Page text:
EMR advantages:

  • It is on or off, no current leakage occurs. SSRs can leak current in the off state.
  • It is at least 50% cheaper than an SSR.
  • It can handle a much wider range of temperatures than SSRs, which in turn means they can generally handle more current.
  • Most likely will fail in the off state, SSRs are more likely to fail in the on state.
  • Some uses (like thermostats) people want to hear the click when it engages.
  • They don't need heat sinks and because of that, generally have a smaller profile.
  • They aren't picky about the current as long as its below its rating and doesn't care whether it's AC or DC current. The current and/or voltage can also change/vary during operation without issues.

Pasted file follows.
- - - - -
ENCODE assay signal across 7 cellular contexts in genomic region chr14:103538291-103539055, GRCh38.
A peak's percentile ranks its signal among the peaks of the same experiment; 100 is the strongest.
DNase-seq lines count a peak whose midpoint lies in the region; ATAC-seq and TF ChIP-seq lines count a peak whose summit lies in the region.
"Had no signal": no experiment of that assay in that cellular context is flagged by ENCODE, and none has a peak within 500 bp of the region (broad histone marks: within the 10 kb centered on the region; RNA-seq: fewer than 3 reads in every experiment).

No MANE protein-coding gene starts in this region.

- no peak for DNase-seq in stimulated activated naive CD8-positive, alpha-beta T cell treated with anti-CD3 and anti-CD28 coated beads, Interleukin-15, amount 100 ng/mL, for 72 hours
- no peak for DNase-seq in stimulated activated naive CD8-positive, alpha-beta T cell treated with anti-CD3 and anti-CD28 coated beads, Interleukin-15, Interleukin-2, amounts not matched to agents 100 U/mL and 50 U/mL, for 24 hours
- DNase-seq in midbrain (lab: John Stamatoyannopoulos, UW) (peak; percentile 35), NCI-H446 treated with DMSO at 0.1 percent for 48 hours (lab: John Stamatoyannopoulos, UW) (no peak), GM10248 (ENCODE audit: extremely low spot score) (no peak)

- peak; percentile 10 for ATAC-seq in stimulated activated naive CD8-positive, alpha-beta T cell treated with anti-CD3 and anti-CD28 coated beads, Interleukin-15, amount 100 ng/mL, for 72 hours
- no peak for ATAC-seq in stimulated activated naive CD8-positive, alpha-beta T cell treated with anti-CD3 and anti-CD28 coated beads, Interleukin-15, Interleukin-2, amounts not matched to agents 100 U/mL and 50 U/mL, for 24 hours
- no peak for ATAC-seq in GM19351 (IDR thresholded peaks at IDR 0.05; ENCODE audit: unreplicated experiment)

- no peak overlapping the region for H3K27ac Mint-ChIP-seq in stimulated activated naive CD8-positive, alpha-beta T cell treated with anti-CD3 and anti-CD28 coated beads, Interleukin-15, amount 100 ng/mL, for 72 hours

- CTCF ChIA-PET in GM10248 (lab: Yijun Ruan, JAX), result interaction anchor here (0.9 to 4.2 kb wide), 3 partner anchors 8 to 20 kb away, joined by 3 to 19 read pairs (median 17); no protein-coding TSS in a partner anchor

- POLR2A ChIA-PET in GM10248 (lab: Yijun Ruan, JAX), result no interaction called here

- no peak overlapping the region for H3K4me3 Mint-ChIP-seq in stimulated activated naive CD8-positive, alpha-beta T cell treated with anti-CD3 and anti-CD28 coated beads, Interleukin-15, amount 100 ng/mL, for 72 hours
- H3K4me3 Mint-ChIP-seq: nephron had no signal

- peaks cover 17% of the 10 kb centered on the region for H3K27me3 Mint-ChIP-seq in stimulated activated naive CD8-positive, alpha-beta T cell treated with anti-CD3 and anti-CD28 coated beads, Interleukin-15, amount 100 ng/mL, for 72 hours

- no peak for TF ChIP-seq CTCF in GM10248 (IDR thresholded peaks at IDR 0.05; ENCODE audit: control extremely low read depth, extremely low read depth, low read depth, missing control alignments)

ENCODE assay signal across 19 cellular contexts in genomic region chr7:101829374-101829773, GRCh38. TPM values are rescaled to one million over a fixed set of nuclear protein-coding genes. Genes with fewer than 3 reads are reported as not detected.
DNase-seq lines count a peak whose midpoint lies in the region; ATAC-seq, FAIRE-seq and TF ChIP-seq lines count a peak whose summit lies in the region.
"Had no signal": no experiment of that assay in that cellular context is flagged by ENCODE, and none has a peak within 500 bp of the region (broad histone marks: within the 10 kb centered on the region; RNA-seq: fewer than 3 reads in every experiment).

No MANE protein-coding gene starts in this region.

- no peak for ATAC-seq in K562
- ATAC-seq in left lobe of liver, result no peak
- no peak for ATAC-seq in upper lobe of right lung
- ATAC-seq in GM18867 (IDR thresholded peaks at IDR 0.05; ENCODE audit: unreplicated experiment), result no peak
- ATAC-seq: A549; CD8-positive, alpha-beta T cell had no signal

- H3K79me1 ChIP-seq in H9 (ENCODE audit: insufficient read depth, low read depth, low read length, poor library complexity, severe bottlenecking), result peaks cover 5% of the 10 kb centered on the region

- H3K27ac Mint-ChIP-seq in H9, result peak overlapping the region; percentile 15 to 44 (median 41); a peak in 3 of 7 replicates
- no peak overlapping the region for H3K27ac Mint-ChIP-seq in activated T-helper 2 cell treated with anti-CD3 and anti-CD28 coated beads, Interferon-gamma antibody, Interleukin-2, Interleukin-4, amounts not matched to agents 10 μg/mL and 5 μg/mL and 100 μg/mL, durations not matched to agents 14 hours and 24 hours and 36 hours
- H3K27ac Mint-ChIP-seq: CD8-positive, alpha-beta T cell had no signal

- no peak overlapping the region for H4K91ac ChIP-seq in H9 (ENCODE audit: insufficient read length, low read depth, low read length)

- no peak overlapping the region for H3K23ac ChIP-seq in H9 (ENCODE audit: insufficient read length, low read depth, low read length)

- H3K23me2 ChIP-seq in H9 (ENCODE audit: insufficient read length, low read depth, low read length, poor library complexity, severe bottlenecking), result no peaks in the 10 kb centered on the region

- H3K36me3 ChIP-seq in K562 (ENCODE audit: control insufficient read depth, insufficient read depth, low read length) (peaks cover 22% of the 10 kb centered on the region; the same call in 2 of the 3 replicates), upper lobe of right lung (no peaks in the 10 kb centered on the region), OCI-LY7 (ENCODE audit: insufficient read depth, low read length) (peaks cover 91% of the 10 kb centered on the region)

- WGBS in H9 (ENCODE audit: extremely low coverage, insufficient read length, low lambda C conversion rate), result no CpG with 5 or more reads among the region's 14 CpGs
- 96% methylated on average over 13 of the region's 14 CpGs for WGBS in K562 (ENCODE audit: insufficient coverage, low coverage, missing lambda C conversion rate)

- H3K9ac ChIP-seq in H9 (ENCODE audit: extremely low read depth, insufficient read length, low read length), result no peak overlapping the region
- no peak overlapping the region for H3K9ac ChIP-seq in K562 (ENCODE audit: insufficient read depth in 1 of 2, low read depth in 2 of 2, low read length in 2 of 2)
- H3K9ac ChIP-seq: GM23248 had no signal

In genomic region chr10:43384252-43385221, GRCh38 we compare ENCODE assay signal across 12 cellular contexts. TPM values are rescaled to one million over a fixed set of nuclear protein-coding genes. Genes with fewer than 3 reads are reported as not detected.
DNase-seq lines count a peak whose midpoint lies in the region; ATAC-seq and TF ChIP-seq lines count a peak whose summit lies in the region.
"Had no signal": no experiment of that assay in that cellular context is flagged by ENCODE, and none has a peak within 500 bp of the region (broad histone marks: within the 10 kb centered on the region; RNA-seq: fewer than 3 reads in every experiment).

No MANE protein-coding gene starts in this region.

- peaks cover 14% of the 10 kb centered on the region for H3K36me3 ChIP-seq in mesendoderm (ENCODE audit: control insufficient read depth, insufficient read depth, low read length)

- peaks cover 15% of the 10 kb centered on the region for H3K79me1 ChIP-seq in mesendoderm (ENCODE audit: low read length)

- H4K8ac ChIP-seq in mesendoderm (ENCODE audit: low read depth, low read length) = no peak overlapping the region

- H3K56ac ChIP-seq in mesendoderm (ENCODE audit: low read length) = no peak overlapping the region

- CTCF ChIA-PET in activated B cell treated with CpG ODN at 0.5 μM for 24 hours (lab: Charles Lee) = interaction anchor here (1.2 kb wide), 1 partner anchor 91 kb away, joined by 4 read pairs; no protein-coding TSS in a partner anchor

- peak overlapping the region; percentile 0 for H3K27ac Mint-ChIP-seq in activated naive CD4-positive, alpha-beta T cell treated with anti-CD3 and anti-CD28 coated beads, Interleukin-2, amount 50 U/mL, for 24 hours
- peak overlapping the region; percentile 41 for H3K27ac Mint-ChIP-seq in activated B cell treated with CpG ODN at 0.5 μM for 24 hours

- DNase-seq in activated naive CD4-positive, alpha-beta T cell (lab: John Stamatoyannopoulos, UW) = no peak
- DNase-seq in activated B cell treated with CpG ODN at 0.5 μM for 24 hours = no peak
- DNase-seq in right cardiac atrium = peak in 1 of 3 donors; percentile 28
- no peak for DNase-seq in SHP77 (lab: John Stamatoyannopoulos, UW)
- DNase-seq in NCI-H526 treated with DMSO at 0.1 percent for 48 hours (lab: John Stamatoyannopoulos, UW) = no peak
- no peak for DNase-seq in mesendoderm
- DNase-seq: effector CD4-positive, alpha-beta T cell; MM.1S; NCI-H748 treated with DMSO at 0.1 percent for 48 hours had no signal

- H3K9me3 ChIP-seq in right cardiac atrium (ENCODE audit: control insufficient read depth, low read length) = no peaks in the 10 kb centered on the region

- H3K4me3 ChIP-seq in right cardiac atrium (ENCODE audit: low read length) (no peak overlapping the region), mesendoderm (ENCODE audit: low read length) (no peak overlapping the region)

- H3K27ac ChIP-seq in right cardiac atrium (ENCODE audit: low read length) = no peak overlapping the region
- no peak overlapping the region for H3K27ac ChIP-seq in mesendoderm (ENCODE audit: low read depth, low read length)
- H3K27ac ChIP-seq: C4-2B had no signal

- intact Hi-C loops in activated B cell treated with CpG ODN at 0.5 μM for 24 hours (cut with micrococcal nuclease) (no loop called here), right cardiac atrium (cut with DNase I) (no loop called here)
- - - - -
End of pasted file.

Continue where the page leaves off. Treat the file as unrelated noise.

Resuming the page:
SSR advantages:

  • Lasts longer than EMRs. EMR contacts can wear out over time, more likely to fail. EMRs are even more likely to fail in environments that have a lot of vibrations (like a vehicle).
  • Quiet Operation
  • Faster, more reliable/predictable switching speed. (1ms vs 10-20ms)
  • No electrical interference is generated during switching.
  • Uses less energy to switch. An EMR requires constant current to engage the switch.
  • Can't be accidentally triggered, dropping an EMR can temporarily switch it on, magnets and electromagnetic interference could engage an EMR as well.

Source: https://www.controldesign.com/articles/2015/should-you-use-solid-state-or-electromechanical-relays-/ (paywalled)

Your Answer

By clicking “Post Your Answer”, you agree to our terms of service and acknowledge you have read our privacy policy.

Not the answer you're looking for? Browse other questions tagged or ask your own question.